On Monday night he said that the killing was a provocation to try to spoil Russia-Turkey ties and derail Moscow’s attempts to find, with Iran and Turkey, a solution for the Syria crisis.

In televised comments, Putin, speaking at a special meeting in the Kremlin, ordered security at Russian embassies around the world to be stepped up and said he wanted to know who had ‘directed’ the gunman’s hand.

Turkey’s foreign minister said common sense was prevailing in both Russia and Turkey and the two countries would work together to investigate.

Mevlut Cavusgolu was speaking in Moscow, where he was due to meet his Russian and Iranian counterparts to discuss the situation in Syria. In live TV comments, he praised the Russian ambassador as a ‘great man’ and a ‘great diplomat’.

Confirming Mr Karlov had been fatally wounded, a spokeswoman for the Russian Foreign Ministry said ‘terrorism will not win’.

Maria Zakharova said: ‘We characterise what happened as an act of terrorism. We stay in touch with Turkish officials who assured that the most thorough comprehensive investigation. The murderers will be punished.

‘Today the same issue will be raised before UN Security Council. Terrorism will not pass. We will be fighting it strongly.


The secret services of a NATO country is ‘highly likely’ to have been behind the assassination of ambassador Andrei Karlov, claimed a top ally of Vladimor Putin.

Senior senator Frantz Klintsevich, deputy chairman of the Russian upper chamber’s defence and security committee, said: ‘It was a planned action.

‘Everyone knew that he was going to attend this photo exhibition.

‘It can be ISIS, or the Kurdish army which tries to hurt Erdogan.

‘But may be – and it is highly likely – that representatives of foreign NATO secrets services are behind it.

‘What has happened is a true provocation, a challenge.

‘It is a challenge for Russia.’

The senator is a member of the ruling council of United Russia party, Putin’s vehicle of power.

The Russian Foreign Ministry vowed that terrorism would not win after the assassination of the Russian ambassador in Turkey.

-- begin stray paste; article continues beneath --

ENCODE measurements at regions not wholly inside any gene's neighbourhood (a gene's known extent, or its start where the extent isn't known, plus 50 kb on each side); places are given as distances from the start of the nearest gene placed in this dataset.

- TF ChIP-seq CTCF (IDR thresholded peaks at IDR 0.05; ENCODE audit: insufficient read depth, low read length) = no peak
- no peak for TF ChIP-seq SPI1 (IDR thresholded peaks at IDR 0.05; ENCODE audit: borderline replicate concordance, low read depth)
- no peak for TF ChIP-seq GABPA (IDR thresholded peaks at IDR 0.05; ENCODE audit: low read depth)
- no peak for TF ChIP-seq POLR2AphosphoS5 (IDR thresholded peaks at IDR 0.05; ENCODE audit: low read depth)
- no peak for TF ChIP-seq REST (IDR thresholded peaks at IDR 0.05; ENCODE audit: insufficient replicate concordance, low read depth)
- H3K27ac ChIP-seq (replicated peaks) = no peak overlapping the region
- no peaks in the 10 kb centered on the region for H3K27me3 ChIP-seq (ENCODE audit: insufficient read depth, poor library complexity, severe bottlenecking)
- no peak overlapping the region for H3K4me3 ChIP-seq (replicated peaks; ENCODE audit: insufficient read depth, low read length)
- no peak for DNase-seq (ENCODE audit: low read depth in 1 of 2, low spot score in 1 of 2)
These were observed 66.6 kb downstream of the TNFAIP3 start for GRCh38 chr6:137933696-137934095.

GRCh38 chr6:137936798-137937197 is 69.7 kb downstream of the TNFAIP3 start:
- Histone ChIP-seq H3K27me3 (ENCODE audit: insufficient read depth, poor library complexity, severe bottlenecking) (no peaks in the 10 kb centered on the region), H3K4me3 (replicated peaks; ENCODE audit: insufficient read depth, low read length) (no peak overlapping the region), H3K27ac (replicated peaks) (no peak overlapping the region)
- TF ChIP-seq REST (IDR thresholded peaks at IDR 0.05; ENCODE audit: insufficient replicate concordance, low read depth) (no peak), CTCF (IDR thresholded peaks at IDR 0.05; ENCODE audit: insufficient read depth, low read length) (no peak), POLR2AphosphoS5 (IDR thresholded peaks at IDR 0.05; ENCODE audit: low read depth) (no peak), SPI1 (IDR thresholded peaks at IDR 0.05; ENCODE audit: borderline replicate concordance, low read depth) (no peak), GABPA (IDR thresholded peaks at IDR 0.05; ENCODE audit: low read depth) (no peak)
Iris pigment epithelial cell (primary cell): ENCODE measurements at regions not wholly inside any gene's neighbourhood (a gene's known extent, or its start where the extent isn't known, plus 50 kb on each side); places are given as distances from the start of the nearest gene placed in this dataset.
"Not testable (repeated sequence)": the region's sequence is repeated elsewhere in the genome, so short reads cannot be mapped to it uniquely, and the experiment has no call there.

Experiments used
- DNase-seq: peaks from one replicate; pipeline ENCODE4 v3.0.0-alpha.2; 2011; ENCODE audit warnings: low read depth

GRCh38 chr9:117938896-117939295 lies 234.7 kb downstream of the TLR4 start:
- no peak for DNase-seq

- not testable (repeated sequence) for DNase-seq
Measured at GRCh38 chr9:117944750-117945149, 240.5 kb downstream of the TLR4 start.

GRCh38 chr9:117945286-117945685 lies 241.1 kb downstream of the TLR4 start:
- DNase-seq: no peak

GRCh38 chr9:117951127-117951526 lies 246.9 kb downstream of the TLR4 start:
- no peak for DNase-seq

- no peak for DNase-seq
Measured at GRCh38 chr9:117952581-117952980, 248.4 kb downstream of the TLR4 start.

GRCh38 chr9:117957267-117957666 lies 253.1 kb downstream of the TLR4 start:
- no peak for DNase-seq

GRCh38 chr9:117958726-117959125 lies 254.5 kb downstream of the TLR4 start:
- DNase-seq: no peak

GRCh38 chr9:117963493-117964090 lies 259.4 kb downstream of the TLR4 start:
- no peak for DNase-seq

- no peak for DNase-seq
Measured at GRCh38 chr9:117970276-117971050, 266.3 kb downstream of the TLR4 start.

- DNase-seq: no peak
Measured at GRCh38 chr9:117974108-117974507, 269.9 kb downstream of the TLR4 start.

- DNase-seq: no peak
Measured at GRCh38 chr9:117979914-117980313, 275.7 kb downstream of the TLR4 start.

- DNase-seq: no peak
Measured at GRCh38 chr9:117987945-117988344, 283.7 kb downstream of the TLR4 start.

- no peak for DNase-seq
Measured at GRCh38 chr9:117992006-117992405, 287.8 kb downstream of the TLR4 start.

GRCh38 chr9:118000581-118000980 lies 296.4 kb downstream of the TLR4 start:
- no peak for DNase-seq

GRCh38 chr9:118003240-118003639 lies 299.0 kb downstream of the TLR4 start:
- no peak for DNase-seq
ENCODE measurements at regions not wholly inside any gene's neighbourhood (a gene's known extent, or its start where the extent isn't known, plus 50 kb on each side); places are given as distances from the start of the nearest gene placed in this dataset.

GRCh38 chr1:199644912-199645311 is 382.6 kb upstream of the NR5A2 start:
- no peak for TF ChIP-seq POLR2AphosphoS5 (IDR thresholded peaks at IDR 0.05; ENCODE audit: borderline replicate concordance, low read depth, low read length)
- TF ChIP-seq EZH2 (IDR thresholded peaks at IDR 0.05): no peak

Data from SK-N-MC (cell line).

Spokeswoman Maria Zakharova said: ‘We call this event an act of terror.

‘Terrorism will not win.

‘We will strongly fight it.’

‘The memory of an outstanding Russian diplomat, a man who did a lot to fight terrorism – Andrei Gennadyevich Karlov – will stay in our hearts forever.’

Russian and Turkish foreign and defence ministers had been due to meet in Moscow today to discuss Syria.

Moscow and Ankara are now working closely together to evacuate citizens from Aleppo but the Russian bombing of the city and the civilian casualties have enraged many Turks and also Syrian refugees in the country.

Last week protests were held outside the Russian Embassy in Ankara and Russia’s Consulate General in Istanbul over Russian involvement in the crisis.

Demonstrators chanted slogans against Russia, Iran and China for deliberately supporting the Assad regime.

They claimed that Russian forces cooperated with Assad to slaughter civilians in war-stricken Aleppo and using chemical weapons.

A Russian foreign ministry spokesman said: ‘We qualify what happened as a terrorist act. The murderers will be punished … today this issue will be raised at the UN Security Council. Terrorism will not win out.’

Elena Panina, Russian MP on the international relations committee, said: ‘I believe this is a provocation to disrupt improved dialogue between Russia and Turkey.’ Ibrahim Melih Gokcek, Ankara’s mayor, described the attack as ‘heinous’.

Foreign Secretary Boris Johnson wrote on Twitter: ‘Shocked to hear of despicable murder of Russia’s ambassador to Turkey. My thoughts are with his family. I condemn this cowardly attack.’

U.N. Secretary-General Ban Ki-moon condemned what he called a ‘senseless act of terror’, saying ‘there can be no justification’.

He offered ‘deepest condolences to the Russian delegation’.

U.N. spokesman Stephane Dujarric reiterated the U.N.’s condemnation and said ‘we very much hope that the perpetrators will be brought to justice’.

He said Ban ‘is following the unfolding situation closely and wishes the other people who were reportedly injured in the attack a speedy and full recovery’.

Tonight Russian ultranationalist leader Vladimir Zhirinovsky appeared to blame Britain, claiming the assassination was intended to stop an upcoming visit by Turkish president Erdogan to Moscow to seal closer ties with Putin.

He said: ‘The West is trying to embroil us. All conflicts were inspired by Britain.